The left can't "hide the decline" in world temperatures for much longer. Knowing public faith in global warming is on the wane, President Obama was determined to adapt his message Tuesday night. The BP oil spill is now the reason to boost the subsidies to his friends who make windmills and solar panels. Mr. Obama expressed his support for legislation that "finally makes clean energy the profitable kind of energy for America's businesses."
Of course, that's because wind, solar and other inefficient forms of power generation will never be "profitable" without the hand of the federal government extracting money from the pockets of society's productive members for redistribution to those sporting the trendy "green" label - like BP, which in recent years rebranded itself as "Beyond Petroleum." Mr. Obama's speech to the nation swept aside the obvious objection that such subsidies might seem irresponsible in the face of a $13.1 trillion national debt. "We can't afford not to," was his response.
Mr. Obama's friends in Europe beg to differ. In the face of economic collapse, countries such as Spain, Italy and Germany are backing away from what once were the most generous green incentives on the planet. According to Platts, the energy and metals information arm of McGraw-Hill, Spain's Photovoltaic Industry Association confirmed on Thursday that various forms of subsidies would be slashed by 30 percent to 45 percent.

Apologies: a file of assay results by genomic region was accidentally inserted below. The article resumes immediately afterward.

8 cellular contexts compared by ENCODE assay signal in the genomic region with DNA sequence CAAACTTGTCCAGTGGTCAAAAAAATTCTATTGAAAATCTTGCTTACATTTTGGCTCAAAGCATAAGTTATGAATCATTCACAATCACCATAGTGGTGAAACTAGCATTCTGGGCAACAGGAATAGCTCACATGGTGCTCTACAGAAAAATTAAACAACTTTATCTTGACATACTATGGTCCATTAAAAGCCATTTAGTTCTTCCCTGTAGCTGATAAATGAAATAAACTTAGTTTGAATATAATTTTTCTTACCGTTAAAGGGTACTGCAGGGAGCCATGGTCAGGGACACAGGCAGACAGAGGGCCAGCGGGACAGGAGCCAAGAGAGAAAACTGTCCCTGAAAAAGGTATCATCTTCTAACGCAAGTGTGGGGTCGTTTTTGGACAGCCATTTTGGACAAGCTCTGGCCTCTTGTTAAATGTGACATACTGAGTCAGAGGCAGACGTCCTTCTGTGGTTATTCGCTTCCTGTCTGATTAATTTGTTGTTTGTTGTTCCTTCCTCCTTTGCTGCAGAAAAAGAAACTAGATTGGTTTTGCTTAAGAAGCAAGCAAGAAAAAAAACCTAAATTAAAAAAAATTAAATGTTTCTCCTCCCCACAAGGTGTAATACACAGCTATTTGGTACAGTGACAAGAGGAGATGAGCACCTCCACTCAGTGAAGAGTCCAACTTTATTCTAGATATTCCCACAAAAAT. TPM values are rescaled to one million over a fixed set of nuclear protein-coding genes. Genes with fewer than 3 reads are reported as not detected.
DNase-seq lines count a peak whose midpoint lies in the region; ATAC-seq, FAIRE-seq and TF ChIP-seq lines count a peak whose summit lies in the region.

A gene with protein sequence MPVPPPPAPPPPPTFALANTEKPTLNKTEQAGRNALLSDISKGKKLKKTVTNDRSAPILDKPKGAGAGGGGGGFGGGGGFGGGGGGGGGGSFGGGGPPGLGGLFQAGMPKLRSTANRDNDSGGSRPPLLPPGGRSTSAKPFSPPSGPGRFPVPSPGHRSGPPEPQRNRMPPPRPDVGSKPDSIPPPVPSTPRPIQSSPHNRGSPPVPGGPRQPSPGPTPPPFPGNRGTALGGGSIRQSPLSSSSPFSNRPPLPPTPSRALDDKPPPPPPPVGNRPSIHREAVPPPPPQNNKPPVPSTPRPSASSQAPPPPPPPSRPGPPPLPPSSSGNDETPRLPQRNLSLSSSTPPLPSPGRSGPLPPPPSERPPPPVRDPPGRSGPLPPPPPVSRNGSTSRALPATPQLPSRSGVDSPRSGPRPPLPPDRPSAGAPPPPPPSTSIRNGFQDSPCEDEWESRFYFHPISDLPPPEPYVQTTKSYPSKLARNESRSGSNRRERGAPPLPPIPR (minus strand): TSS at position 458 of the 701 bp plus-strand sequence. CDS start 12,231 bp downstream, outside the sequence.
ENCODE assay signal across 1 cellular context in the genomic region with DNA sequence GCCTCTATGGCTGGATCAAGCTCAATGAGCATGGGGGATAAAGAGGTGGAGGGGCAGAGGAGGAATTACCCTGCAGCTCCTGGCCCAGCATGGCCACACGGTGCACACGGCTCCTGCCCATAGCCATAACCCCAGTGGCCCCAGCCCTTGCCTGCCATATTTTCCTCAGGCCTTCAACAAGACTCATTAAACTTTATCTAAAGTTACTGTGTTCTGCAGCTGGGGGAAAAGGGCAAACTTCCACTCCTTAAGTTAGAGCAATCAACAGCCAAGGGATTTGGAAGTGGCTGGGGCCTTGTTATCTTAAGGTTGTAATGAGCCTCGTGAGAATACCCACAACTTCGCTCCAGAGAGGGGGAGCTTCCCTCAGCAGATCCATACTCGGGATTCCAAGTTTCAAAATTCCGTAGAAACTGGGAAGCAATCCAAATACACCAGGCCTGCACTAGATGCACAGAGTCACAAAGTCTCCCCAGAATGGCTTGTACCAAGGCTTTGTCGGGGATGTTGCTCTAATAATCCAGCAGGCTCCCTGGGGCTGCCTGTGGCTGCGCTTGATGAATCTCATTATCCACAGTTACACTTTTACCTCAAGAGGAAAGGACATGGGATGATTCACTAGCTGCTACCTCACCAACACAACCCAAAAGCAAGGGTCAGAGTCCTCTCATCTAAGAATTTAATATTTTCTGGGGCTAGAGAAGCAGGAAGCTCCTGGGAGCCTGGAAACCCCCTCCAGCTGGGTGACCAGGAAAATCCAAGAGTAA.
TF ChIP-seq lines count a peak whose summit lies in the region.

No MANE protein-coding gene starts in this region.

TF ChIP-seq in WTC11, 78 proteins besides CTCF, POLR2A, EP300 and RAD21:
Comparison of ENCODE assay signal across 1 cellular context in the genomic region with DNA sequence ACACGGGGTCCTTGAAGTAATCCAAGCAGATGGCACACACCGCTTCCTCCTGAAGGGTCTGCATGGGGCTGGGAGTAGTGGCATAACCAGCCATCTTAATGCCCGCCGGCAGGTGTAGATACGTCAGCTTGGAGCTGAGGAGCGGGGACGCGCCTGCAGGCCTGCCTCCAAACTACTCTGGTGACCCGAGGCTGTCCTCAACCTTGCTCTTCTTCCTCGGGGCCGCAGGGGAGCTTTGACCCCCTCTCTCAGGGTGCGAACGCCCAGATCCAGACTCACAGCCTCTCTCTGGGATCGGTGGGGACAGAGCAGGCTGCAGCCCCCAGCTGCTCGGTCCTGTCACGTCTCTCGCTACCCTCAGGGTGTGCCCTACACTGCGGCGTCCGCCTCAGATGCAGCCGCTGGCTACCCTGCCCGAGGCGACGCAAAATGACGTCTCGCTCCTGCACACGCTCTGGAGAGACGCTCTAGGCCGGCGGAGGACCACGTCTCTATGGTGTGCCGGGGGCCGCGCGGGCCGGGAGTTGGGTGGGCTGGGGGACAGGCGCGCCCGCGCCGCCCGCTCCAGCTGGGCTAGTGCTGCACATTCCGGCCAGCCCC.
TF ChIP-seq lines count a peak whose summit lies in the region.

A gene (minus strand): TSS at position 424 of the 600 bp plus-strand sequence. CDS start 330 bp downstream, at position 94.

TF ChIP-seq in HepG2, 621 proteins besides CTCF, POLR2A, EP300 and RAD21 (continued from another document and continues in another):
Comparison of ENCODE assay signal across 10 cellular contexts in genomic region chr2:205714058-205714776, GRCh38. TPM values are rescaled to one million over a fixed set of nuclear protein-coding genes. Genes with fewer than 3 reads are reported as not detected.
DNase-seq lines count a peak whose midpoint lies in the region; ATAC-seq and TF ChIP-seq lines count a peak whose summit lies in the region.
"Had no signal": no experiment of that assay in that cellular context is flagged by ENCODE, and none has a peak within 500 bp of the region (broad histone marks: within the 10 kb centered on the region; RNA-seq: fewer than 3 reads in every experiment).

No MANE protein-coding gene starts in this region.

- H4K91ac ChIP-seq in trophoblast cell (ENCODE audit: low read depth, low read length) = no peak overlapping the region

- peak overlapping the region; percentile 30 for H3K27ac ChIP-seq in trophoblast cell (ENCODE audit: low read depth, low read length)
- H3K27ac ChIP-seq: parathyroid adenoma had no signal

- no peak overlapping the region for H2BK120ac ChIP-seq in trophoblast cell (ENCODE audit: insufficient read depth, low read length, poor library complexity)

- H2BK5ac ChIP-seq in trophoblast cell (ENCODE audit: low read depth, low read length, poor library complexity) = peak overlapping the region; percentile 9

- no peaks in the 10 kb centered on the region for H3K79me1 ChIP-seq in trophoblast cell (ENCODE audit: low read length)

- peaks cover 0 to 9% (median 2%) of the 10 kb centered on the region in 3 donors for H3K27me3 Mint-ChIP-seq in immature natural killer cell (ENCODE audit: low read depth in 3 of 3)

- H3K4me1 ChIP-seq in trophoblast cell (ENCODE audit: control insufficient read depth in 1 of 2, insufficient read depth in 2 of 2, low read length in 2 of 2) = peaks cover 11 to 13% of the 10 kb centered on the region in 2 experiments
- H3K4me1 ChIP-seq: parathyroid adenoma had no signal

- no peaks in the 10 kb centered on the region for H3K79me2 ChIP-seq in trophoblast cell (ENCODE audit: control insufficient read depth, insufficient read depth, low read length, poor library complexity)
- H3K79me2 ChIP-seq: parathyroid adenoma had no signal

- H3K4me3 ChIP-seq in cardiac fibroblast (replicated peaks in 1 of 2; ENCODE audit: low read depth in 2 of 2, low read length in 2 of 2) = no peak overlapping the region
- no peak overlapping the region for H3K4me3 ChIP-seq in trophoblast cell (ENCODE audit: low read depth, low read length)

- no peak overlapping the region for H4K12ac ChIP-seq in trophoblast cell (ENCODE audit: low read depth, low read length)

This has come as unwelcome news to the companies whose survival depends on the government dime. The subsidy for solar panels is so generous that anyone installing one could collect a check for 436 euros ($540) for each megawatt of power returned to the electrical grid. Several solar farms sprang up as a result, with some even caught cheating by using generators to make "solar" energy at night.
Researchers at Universidad Rey Juan Carlos in Spain calculated that these policies created green jobs at a cost of 500,000 to 1 million euros ($619,425 to $1,238,850) each. Based on their experience, the U.S. would lose about nine jobs for every four created in the renewable sector because of the tax burden imposed on the rest of the economy.
Italy's dream of green power also has dissolved along with the country's solvency. The government is expected to slash its wind and solar loans program. "If the proposal is approved, I will have problems paying my employees and repaying my debts to the banks," the chief executive of Maestrale Green Energy told Bloomberg News last week. Likewise, Germany's feed-in tariffs may face cuts of up to 25 percent. Most of that country's renewable firms also will need to find a new line of business.
Restoring the health of the overall economy is far more important to the overall job picture than lavishing cash on pointless, feel-good ventures. Europe is starting to learn this lesson, but it appears that Mr. Obama is only in favor of following the Europeans' lead when the destination is bigger government.
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